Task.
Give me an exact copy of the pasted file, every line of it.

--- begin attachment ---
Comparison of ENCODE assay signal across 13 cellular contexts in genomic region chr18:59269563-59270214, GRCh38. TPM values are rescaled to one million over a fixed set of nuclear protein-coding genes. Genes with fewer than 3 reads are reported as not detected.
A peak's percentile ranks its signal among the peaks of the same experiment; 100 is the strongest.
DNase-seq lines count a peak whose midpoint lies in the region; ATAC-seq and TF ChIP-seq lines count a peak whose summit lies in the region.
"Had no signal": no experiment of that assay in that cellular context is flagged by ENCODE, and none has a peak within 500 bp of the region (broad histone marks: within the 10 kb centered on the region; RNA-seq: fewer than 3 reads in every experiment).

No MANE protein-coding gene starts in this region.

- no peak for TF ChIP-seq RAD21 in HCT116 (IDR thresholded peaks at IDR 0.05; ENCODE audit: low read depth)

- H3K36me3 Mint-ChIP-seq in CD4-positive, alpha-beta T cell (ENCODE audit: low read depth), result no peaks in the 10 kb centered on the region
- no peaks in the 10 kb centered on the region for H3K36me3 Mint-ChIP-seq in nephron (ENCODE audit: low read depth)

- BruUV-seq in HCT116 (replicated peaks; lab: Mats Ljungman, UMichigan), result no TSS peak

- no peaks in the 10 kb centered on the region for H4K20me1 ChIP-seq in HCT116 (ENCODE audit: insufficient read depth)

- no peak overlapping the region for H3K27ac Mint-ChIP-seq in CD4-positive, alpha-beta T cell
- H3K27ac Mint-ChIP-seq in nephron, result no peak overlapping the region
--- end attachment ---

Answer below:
Comparison of ENCODE assay signal across 13 cellular contexts in genomic region chr18:59269563-59270214, GRCh38. TPM values are rescaled to one million over a fixed set of nuclear protein-coding genes. Genes with fewer than 3 reads are reported as not detected.
A peak's percentile ranks its signal among the peaks of the same experiment; 100 is the strongest.
DNase-seq lines count a peak whose midpoint lies in the region; ATAC-seq and TF ChIP-seq lines count a peak whose summit lies in the region.
"Had no signal": no experiment of that assay in that cellular context is flagged by ENCODE, and none has a peak within 500 bp of the region (broad histone marks: within the 10 kb centered on the region; RNA-seq: fewer than 3 reads in every experiment).

No MANE protein-coding gene starts in this region.

- no peak for TF ChIP-seq RAD21 in HCT116 (IDR thresholded peaks at IDR 0.05; ENCODE audit: low read depth)

- H3K36me3 Mint-ChIP-seq in CD4-positive, alpha-beta T cell (ENCODE audit: low read depth), result no peaks in the 10 kb centered on the region
- no peaks in the 10 kb centered on the region for H3K36me3 Mint-ChIP-seq in nephron (ENCODE audit: low read depth)

- BruUV-seq in HCT116 (replicated peaks; lab: Mats Ljungman, UMichigan), result no TSS peak

- no peaks in the 10 kb centered on the region for H4K20me1 ChIP-seq in HCT116 (ENCODE audit: insufficient read depth)

- no peak overlapping the region for H3K27ac Mint-ChIP-seq in CD4-positive, alpha-beta T cell
- H3K27ac Mint-ChIP-seq in nephron, result no peak overlapping the region